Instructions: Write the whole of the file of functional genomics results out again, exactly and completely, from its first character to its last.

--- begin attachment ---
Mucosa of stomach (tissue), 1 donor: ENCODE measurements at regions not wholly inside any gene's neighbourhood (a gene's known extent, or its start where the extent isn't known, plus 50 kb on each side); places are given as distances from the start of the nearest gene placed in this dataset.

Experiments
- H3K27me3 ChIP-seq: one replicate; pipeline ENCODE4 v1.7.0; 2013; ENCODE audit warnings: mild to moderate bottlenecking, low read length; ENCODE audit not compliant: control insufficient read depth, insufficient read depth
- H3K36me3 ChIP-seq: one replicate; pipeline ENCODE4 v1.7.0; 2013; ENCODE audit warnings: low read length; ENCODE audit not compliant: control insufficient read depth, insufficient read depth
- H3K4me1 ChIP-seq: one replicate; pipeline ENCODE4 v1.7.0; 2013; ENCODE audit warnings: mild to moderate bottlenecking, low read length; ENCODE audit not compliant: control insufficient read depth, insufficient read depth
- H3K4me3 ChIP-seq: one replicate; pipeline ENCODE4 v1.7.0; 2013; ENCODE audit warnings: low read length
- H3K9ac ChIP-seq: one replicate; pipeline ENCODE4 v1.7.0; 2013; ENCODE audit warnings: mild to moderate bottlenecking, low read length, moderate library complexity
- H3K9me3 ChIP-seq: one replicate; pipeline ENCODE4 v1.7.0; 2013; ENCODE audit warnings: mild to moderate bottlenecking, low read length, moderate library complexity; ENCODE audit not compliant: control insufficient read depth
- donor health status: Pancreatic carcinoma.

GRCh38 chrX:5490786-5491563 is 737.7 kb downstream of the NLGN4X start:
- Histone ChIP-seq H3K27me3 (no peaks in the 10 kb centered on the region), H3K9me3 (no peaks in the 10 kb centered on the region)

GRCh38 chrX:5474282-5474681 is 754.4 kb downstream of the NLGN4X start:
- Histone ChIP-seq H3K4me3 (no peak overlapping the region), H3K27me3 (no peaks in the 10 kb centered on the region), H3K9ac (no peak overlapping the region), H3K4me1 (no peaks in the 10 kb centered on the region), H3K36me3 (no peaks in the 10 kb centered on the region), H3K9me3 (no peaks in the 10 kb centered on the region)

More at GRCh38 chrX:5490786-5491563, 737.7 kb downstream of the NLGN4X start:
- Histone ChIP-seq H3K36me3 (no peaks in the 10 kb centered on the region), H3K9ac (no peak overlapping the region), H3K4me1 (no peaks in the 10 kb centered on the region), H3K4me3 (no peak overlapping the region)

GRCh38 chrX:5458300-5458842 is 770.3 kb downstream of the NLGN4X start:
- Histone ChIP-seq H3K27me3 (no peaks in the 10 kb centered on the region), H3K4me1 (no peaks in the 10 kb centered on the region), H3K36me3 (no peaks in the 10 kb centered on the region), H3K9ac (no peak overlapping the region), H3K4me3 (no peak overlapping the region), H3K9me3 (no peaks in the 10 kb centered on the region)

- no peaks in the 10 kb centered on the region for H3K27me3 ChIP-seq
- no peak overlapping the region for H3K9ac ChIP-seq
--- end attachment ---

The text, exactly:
Mucosa of stomach (tissue), 1 donor: ENCODE measurements at regions not wholly inside any gene's neighbourhood (a gene's known extent, or its start where the extent isn't known, plus 50 kb on each side); places are given as distances from the start of the nearest gene placed in this dataset.

Experiments
- H3K27me3 ChIP-seq: one replicate; pipeline ENCODE4 v1.7.0; 2013; ENCODE audit warnings: mild to moderate bottlenecking, low read length; ENCODE audit not compliant: control insufficient read depth, insufficient read depth
- H3K36me3 ChIP-seq: one replicate; pipeline ENCODE4 v1.7.0; 2013; ENCODE audit warnings: low read length; ENCODE audit not compliant: control insufficient read depth, insufficient read depth
- H3K4me1 ChIP-seq: one replicate; pipeline ENCODE4 v1.7.0; 2013; ENCODE audit warnings: mild to moderate bottlenecking, low read length; ENCODE audit not compliant: control insufficient read depth, insufficient read depth
- H3K4me3 ChIP-seq: one replicate; pipeline ENCODE4 v1.7.0; 2013; ENCODE audit warnings: low read length
- H3K9ac ChIP-seq: one replicate; pipeline ENCODE4 v1.7.0; 2013; ENCODE audit warnings: mild to moderate bottlenecking, low read length, moderate library complexity
- H3K9me3 ChIP-seq: one replicate; pipeline ENCODE4 v1.7.0; 2013; ENCODE audit warnings: mild to moderate bottlenecking, low read length, moderate library complexity; ENCODE audit not compliant: control insufficient read depth
- donor health status: Pancreatic carcinoma.

GRCh38 chrX:5490786-5491563 is 737.7 kb downstream of the NLGN4X start:
- Histone ChIP-seq H3K27me3 (no peaks in the 10 kb centered on the region), H3K9me3 (no peaks in the 10 kb centered on the region)

GRCh38 chrX:5474282-5474681 is 754.4 kb downstream of the NLGN4X start:
- Histone ChIP-seq H3K4me3 (no peak overlapping the region), H3K27me3 (no peaks in the 10 kb centered on the region), H3K9ac (no peak overlapping the region), H3K4me1 (no peaks in the 10 kb centered on the region), H3K36me3 (no peaks in the 10 kb centered on the region), H3K9me3 (no peaks in the 10 kb centered on the region)

More at GRCh38 chrX:5490786-5491563, 737.7 kb downstream of the NLGN4X start:
- Histone ChIP-seq H3K36me3 (no peaks in the 10 kb centered on the region), H3K9ac (no peak overlapping the region), H3K4me1 (no peaks in the 10 kb centered on the region), H3K4me3 (no peak overlapping the region)

GRCh38 chrX:5458300-5458842 is 770.3 kb downstream of the NLGN4X start:
- Histone ChIP-seq H3K27me3 (no peaks in the 10 kb centered on the region), H3K4me1 (no peaks in the 10 kb centered on the region), H3K36me3 (no peaks in the 10 kb centered on the region), H3K9ac (no peak overlapping the region), H3K4me3 (no peak overlapping the region), H3K9me3 (no peaks in the 10 kb centered on the region)

- no peaks in the 10 kb centered on the region for H3K27me3 ChIP-seq
- no peak overlapping the region for H3K9ac ChIP-seq